Tea is beloved in nations across the globe. The Chinese prize black and oolong teas while the Japanese prefer premium green teas such as matcha and gyokuro. The British are known for their love of black tea infusions such as Earl Grey, Indians give preference to chai and South Americans prefer strong brews like yerba mate.
For a world of tea lovers, tea is more than just a beverage. It's a chance to connect with centuries of tradition and undercover exquisite new flavors. For true believers, tea offers a once in a lifetime opportunity to enjoy flavor and aroma. That’s why they're willing to pay a premium for the best tea. Discover the world's most expensive teas and find out why each one commands such a high price tag.
Da Hong Pao tea traces its roots back to the Ming Dynasty and is one of the priciest black teas on the planet. Also known as Big Red Robe tea, this Chinese tea embodies the characteristics of the Wuyi Mountains where it is cultivated. It features a layered body with notes of earthy and mineral flavors, brews into a deep red hue, and boasts a lively finish.
The rare tea is so expensive largely because the leaves are harvested from plants that have grown on the mountains for more than 300 years. Most of these old-growth plants last produced true DA Hong Pao in 2005. The result is astronomical prices for some of the dried leaves from these ancient plants. This tea can fetch more than 30 times its weight in gold — one gram of the tea leaves costs $1,400. Many companies sell cheaper versions of Da Hong Pao from newer tea plants cultivated in nearby locations offering a more affordable way of enjoying the flavor and terroir of teas from the Wuyi region.
Panda Dung tea is the tea world's version of kopi luwak — a coffee made from the excrement of Indonesia civet cats. These special tea leaves are fertilized using the dung of panda bears. The pu-erh tea purportedly contains extensive health benefits since pandas only absorb about 30 percent of the nutrients in their diet. The producers believe the other 70 percent of the nutrients — including amino acids and polyphenols — end up in the panda excrement, making a highly nutritious fertilizer for tea plants.
The tea is produced in small quantities by a wildlife expert in the Sichuan Province of China. Panda Dung tea boasts a nutty flavor and malty aroma. The poo poo pu-erh tea should inspire tea lovers who enjoy rich aromas and layered flavors.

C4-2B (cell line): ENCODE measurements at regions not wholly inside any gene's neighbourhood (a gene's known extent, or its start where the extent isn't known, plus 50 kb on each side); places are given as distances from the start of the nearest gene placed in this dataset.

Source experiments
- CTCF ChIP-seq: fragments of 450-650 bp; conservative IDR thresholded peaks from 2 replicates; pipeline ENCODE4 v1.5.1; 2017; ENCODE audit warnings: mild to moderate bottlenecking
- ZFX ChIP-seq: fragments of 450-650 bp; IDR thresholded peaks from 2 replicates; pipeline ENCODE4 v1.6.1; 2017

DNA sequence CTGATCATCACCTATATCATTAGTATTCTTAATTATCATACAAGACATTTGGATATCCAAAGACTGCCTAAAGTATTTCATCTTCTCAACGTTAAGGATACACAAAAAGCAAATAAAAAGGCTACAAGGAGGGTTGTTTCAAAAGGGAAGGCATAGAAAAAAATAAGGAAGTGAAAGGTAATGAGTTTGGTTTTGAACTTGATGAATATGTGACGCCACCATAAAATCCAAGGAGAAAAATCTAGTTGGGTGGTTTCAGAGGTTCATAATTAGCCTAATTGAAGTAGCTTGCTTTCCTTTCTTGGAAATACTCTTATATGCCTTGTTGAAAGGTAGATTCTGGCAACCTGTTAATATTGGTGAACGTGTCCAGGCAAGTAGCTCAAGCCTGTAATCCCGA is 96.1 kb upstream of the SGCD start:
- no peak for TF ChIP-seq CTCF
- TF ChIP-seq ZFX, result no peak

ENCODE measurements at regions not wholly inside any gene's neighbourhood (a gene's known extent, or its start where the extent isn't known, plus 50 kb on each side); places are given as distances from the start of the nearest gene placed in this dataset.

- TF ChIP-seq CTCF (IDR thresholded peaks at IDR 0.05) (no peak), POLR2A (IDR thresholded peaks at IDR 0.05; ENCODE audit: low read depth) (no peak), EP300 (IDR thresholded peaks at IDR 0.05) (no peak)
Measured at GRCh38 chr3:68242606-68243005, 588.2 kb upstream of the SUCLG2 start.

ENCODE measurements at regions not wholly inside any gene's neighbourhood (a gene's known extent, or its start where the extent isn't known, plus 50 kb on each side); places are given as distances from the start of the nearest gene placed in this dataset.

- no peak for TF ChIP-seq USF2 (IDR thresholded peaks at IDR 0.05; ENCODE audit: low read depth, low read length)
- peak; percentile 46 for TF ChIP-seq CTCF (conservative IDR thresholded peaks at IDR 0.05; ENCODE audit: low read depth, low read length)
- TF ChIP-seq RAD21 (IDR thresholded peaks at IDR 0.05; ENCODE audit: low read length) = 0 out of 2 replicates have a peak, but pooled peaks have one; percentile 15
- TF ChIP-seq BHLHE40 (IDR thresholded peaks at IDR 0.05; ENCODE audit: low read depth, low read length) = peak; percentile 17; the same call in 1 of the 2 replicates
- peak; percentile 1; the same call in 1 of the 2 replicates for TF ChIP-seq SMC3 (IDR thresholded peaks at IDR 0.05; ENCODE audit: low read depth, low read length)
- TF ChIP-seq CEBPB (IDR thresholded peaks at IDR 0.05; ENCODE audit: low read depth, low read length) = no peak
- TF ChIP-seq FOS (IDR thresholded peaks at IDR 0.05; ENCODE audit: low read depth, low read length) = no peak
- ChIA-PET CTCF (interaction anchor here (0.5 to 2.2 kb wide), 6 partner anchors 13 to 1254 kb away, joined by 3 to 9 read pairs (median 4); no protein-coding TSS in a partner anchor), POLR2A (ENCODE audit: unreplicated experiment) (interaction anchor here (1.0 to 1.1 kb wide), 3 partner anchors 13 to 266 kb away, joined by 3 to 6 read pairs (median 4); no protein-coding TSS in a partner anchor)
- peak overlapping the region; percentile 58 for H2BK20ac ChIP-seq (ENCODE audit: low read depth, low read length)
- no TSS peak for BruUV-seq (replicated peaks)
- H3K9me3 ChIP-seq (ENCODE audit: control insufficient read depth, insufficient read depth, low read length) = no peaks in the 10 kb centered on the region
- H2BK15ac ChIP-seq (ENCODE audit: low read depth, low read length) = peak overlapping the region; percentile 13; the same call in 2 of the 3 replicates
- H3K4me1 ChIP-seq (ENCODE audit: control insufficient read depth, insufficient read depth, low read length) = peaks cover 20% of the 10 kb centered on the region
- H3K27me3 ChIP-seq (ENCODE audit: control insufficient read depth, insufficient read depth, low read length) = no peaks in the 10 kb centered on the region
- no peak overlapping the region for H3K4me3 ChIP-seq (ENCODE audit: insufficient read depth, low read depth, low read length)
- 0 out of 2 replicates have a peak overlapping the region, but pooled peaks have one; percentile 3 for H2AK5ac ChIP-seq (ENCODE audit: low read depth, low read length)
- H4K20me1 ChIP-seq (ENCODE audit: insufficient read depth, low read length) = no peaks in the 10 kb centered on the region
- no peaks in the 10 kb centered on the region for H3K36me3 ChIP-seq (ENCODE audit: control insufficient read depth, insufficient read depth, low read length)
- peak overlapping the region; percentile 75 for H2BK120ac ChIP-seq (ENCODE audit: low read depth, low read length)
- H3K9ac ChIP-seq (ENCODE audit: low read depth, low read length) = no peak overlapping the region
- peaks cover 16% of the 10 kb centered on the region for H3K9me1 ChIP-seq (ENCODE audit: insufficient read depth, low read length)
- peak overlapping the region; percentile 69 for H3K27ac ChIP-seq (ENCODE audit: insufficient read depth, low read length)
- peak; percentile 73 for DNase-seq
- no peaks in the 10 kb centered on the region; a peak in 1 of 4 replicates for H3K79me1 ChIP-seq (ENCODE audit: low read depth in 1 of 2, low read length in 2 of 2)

PG Tips is a British tea company known for its tasty tea offerings. To celebrate their 75th anniversary in 2005, the tea company released a Darjeeling tea in a diamond-encrusted tea bag. The bag featured 280 2.56-carat diamonds and a delicate white gold chain for easy brewing.
The bag was made by jewelry favorite Boodles and was used to raise money for the Royal Manchester Children's Hospital. The tea bag contains Silver Tips Imperial tea leaves cultivated at the Makaibari Tea Estate in India.
Vintage Narcissus is an oolong tea produced in the Wuyi Mountains. It features yellow gold tea buds and a layered flavor that is unlike any other. The tea derives its name from the Greek hunter Narcissus who found beauty in everything. The oolong tea is heavily oxidized — about 60 percent — resulting in a chocolaty and woodsy flavor with notes of floral and nutty undertones. One of the most expensive Narcissus Wuyi teas was sold in a 50-year-old box that became a prized object for collectors across the globe.
Teguanyin is a type of tea known as oolong tea. It is a true tea that is semi-oxidized and can vary dramatically in flavor depending on where and how it is produced. This particular pricey oolong tea derives its name from the Buddhist deity known as the Iron Goddess of Mercy. The tea originated in the Fujian province during the early 19th century.
Tieguanyin holds the title for the most expensive tea sold in the United Kingdom. The tea can be infused multiple times without developing bitter flavors, making its high price tag a bit more manageable.
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